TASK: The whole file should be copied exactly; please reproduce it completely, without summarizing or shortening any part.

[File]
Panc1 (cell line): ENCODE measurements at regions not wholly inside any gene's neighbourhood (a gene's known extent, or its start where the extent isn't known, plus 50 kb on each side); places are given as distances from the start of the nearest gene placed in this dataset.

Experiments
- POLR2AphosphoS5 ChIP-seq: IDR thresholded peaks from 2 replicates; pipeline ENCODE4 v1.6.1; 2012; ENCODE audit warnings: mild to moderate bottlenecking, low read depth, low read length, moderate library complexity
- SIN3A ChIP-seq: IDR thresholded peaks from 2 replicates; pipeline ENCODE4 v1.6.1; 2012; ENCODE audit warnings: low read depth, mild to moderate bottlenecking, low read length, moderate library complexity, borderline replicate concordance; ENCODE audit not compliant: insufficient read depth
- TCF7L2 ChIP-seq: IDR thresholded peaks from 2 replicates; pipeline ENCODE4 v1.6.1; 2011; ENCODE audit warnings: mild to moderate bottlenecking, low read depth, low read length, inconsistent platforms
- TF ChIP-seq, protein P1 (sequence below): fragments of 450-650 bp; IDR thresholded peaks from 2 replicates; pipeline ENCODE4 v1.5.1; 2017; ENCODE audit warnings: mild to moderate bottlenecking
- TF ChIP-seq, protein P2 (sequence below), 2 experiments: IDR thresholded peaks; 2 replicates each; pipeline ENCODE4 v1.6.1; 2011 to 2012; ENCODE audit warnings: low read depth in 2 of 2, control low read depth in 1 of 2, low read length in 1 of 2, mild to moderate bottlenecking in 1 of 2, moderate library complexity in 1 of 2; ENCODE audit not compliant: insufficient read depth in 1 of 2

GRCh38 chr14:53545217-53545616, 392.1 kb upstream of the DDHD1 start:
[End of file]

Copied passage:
Panc1 (cell line): ENCODE measurements at regions not wholly inside any gene's neighbourhood (a gene's known extent, or its start where the extent isn't known, plus 50 kb on each side); places are given as distances from the start of the nearest gene placed in this dataset.

Experiments
- POLR2AphosphoS5 ChIP-seq: IDR thresholded peaks from 2 replicates; pipeline ENCODE4 v1.6.1; 2012; ENCODE audit warnings: mild to moderate bottlenecking, low read depth, low read length, moderate library complexity
- SIN3A ChIP-seq: IDR thresholded peaks from 2 replicates; pipeline ENCODE4 v1.6.1; 2012; ENCODE audit warnings: low read depth, mild to moderate bottlenecking, low read length, moderate library complexity, borderline replicate concordance; ENCODE audit not compliant: insufficient read depth
- TCF7L2 ChIP-seq: IDR thresholded peaks from 2 replicates; pipeline ENCODE4 v1.6.1; 2011; ENCODE audit warnings: mild to moderate bottlenecking, low read depth, low read length, inconsistent platforms
- TF ChIP-seq, protein P1 (sequence below): fragments of 450-650 bp; IDR thresholded peaks from 2 replicates; pipeline ENCODE4 v1.5.1; 2017; ENCODE audit warnings: mild to moderate bottlenecking
- TF ChIP-seq, protein P2 (sequence below), 2 experiments: IDR thresholded peaks; 2 replicates each; pipeline ENCODE4 v1.6.1; 2011 to 2012; ENCODE audit warnings: low read depth in 2 of 2, control low read depth in 1 of 2, low read length in 1 of 2, mild to moderate bottlenecking in 1 of 2, moderate library complexity in 1 of 2; ENCODE audit not compliant: insufficient read depth in 1 of 2

GRCh38 chr14:53545217-53545616, 392.1 kb upstream of the DDHD1 start: